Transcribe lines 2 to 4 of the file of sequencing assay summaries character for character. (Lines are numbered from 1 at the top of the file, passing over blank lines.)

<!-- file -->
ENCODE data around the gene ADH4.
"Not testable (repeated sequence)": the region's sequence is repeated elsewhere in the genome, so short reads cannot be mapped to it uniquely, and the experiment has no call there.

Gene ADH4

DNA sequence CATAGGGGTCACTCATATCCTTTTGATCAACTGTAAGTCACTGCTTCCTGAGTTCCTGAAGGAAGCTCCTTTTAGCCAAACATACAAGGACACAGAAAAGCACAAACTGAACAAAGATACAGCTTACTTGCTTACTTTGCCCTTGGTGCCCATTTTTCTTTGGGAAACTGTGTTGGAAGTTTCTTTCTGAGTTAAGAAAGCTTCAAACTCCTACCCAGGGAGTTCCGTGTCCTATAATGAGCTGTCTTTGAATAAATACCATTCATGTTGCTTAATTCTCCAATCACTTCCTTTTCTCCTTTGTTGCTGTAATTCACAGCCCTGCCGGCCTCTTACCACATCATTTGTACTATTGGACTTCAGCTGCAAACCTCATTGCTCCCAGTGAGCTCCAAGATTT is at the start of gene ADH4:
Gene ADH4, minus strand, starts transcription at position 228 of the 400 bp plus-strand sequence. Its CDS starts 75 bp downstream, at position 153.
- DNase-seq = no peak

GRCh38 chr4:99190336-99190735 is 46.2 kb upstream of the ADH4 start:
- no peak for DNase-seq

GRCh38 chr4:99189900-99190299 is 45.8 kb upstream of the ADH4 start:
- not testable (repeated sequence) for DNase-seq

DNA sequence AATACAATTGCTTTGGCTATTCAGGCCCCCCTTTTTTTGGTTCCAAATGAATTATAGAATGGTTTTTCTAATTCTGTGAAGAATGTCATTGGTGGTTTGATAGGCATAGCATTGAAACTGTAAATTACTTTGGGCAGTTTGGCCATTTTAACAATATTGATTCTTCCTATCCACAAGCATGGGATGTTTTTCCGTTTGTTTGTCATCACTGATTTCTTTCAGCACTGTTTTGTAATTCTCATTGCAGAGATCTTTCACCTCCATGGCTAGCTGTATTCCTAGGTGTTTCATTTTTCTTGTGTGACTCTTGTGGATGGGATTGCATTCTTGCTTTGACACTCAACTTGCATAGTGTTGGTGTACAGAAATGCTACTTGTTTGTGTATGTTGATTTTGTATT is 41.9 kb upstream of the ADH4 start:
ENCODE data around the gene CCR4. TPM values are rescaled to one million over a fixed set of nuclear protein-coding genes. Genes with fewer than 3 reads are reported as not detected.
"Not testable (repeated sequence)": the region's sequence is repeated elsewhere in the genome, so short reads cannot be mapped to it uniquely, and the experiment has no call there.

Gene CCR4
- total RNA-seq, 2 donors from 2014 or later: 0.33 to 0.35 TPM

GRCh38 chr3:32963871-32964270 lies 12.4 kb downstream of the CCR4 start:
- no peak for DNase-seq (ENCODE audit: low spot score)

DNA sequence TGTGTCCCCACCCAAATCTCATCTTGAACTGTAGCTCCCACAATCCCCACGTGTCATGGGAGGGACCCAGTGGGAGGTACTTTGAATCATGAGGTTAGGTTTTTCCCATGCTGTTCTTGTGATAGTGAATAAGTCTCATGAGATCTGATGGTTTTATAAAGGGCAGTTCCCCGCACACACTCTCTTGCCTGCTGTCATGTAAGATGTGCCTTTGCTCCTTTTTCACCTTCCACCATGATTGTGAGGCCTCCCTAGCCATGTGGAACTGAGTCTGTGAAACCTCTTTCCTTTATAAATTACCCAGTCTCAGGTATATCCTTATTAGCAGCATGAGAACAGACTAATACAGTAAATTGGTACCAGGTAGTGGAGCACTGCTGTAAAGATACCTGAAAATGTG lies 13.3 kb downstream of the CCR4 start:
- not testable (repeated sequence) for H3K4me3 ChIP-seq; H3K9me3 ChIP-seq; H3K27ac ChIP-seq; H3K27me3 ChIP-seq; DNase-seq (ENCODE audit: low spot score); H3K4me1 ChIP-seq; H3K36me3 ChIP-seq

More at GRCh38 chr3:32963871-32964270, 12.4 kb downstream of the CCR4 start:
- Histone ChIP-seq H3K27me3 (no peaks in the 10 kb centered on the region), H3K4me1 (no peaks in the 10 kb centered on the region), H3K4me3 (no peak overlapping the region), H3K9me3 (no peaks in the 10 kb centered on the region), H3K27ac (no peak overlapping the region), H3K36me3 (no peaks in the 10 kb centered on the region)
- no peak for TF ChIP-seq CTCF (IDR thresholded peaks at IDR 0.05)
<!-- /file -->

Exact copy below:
"Not testable (repeated sequence)": the region's sequence is repeated elsewhere in the genome, so short reads cannot be mapped to it uniquely, and the experiment has no call there.

Gene ADH4

DNA sequence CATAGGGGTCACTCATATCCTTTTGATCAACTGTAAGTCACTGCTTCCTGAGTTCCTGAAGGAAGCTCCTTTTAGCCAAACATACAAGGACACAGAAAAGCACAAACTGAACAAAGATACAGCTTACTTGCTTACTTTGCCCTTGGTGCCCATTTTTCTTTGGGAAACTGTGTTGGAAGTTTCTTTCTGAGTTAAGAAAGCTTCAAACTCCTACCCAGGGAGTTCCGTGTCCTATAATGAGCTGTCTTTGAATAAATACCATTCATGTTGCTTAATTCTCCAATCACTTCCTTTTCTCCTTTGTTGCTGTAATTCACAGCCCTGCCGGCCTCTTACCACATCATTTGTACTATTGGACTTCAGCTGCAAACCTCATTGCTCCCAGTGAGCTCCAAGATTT is at the start of gene ADH4: